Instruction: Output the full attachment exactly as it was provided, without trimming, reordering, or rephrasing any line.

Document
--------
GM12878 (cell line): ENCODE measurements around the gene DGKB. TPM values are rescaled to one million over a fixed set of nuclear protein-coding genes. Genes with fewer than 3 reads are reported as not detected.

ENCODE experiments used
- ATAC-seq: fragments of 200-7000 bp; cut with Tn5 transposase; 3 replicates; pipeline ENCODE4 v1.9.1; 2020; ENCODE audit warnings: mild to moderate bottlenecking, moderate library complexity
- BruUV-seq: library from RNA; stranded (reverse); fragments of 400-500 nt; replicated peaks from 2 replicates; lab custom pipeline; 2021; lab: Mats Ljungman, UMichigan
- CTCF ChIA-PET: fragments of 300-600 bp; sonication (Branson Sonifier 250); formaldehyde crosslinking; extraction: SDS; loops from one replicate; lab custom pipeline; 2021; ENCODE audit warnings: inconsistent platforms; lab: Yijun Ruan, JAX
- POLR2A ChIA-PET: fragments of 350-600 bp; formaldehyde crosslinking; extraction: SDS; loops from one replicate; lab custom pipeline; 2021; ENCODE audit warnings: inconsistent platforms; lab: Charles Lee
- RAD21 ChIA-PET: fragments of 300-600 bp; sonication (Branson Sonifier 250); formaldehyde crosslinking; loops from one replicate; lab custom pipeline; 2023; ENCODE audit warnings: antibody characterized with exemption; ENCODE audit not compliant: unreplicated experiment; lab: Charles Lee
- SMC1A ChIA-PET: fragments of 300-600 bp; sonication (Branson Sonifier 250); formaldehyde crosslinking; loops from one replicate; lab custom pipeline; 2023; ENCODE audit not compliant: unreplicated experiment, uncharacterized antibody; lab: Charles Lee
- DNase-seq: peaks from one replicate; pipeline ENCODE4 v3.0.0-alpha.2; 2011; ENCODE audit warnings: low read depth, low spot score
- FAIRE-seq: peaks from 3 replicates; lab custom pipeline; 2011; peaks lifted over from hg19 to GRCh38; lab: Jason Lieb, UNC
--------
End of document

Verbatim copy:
GM12878 (cell line): ENCODE measurements around the gene DGKB. TPM values are rescaled to one million over a fixed set of nuclear protein-coding genes. Genes with fewer than 3 reads are reported as not detected.

ENCODE experiments used
- ATAC-seq: fragments of 200-7000 bp; cut with Tn5 transposase; 3 replicates; pipeline ENCODE4 v1.9.1; 2020; ENCODE audit warnings: mild to moderate bottlenecking, moderate library complexity
- BruUV-seq: library from RNA; stranded (reverse); fragments of 400-500 nt; replicated peaks from 2 replicates; lab custom pipeline; 2021; lab: Mats Ljungman, UMichigan
- CTCF ChIA-PET: fragments of 300-600 bp; sonication (Branson Sonifier 250); formaldehyde crosslinking; extraction: SDS; loops from one replicate; lab custom pipeline; 2021; ENCODE audit warnings: inconsistent platforms; lab: Yijun Ruan, JAX
- POLR2A ChIA-PET: fragments of 350-600 bp; formaldehyde crosslinking; extraction: SDS; loops from one replicate; lab custom pipeline; 2021; ENCODE audit warnings: inconsistent platforms; lab: Charles Lee
- RAD21 ChIA-PET: fragments of 300-600 bp; sonication (Branson Sonifier 250); formaldehyde crosslinking; loops from one replicate; lab custom pipeline; 2023; ENCODE audit warnings: antibody characterized with exemption; ENCODE audit not compliant: unreplicated experiment; lab: Charles Lee
- SMC1A ChIA-PET: fragments of 300-600 bp; sonication (Branson Sonifier 250); formaldehyde crosslinking; loops from one replicate; lab custom pipeline; 2023; ENCODE audit not compliant: unreplicated experiment, uncharacterized antibody; lab: Charles Lee
- DNase-seq: peaks from one replicate; pipeline ENCODE4 v3.0.0-alpha.2; 2011; ENCODE audit warnings: low read depth, low spot score
- FAIRE-seq: peaks from 3 replicates; lab custom pipeline; 2011; peaks lifted over from hg19 to GRCh38; lab: Jason Lieb, UNC